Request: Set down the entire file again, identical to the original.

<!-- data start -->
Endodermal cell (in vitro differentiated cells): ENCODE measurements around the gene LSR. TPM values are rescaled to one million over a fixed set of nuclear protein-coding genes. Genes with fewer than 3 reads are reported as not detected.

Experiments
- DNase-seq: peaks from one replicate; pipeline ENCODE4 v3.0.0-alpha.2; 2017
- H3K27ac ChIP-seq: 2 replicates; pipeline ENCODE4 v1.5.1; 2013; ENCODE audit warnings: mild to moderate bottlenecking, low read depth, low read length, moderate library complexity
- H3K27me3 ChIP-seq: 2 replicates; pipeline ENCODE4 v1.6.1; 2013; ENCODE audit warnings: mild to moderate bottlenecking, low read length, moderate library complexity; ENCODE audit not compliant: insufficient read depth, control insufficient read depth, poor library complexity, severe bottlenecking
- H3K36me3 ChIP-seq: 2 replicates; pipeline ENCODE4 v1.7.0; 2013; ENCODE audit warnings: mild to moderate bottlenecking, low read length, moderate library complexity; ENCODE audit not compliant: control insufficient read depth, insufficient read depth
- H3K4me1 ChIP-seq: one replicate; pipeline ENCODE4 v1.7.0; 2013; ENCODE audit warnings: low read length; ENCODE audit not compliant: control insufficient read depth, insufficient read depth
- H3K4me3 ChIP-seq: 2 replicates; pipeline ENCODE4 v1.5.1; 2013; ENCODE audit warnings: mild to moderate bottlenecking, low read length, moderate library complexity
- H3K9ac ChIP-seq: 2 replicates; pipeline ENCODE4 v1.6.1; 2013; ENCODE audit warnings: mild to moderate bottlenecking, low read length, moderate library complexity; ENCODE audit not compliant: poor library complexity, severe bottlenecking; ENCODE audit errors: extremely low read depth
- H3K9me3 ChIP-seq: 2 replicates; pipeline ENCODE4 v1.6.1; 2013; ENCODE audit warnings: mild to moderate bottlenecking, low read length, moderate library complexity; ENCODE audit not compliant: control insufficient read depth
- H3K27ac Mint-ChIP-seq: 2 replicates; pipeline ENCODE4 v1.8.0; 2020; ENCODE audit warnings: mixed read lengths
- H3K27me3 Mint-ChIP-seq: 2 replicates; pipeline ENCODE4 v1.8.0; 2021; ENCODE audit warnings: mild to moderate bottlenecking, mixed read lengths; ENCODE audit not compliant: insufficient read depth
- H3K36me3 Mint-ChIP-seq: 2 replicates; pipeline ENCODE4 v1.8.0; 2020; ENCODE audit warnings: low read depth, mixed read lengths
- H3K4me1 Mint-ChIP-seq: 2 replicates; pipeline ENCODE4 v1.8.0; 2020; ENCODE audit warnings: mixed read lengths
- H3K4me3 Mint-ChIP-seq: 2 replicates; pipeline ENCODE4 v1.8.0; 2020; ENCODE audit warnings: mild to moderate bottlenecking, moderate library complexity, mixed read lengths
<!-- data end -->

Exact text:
Endodermal cell (in vitro differentiated cells): ENCODE measurements around the gene LSR. TPM values are rescaled to one million over a fixed set of nuclear protein-coding genes. Genes with fewer than 3 reads are reported as not detected.

Experiments
- DNase-seq: peaks from one replicate; pipeline ENCODE4 v3.0.0-alpha.2; 2017
- H3K27ac ChIP-seq: 2 replicates; pipeline ENCODE4 v1.5.1; 2013; ENCODE audit warnings: mild to moderate bottlenecking, low read depth, low read length, moderate library complexity
- H3K27me3 ChIP-seq: 2 replicates; pipeline ENCODE4 v1.6.1; 2013; ENCODE audit warnings: mild to moderate bottlenecking, low read length, moderate library complexity; ENCODE audit not compliant: insufficient read depth, control insufficient read depth, poor library complexity, severe bottlenecking
- H3K36me3 ChIP-seq: 2 replicates; pipeline ENCODE4 v1.7.0; 2013; ENCODE audit warnings: mild to moderate bottlenecking, low read length, moderate library complexity; ENCODE audit not compliant: control insufficient read depth, insufficient read depth
- H3K4me1 ChIP-seq: one replicate; pipeline ENCODE4 v1.7.0; 2013; ENCODE audit warnings: low read length; ENCODE audit not compliant: control insufficient read depth, insufficient read depth
- H3K4me3 ChIP-seq: 2 replicates; pipeline ENCODE4 v1.5.1; 2013; ENCODE audit warnings: mild to moderate bottlenecking, low read length, moderate library complexity
- H3K9ac ChIP-seq: 2 replicates; pipeline ENCODE4 v1.6.1; 2013; ENCODE audit warnings: mild to moderate bottlenecking, low read length, moderate library complexity; ENCODE audit not compliant: poor library complexity, severe bottlenecking; ENCODE audit errors: extremely low read depth
- H3K9me3 ChIP-seq: 2 replicates; pipeline ENCODE4 v1.6.1; 2013; ENCODE audit warnings: mild to moderate bottlenecking, low read length, moderate library complexity; ENCODE audit not compliant: control insufficient read depth
- H3K27ac Mint-ChIP-seq: 2 replicates; pipeline ENCODE4 v1.8.0; 2020; ENCODE audit warnings: mixed read lengths
- H3K27me3 Mint-ChIP-seq: 2 replicates; pipeline ENCODE4 v1.8.0; 2021; ENCODE audit warnings: mild to moderate bottlenecking, mixed read lengths; ENCODE audit not compliant: insufficient read depth
- H3K36me3 Mint-ChIP-seq: 2 replicates; pipeline ENCODE4 v1.8.0; 2020; ENCODE audit warnings: low read depth, mixed read lengths
- H3K4me1 Mint-ChIP-seq: 2 replicates; pipeline ENCODE4 v1.8.0; 2020; ENCODE audit warnings: mixed read lengths
- H3K4me3 Mint-ChIP-seq: 2 replicates; pipeline ENCODE4 v1.8.0; 2020; ENCODE audit warnings: mild to moderate bottlenecking, moderate library complexity, mixed read lengths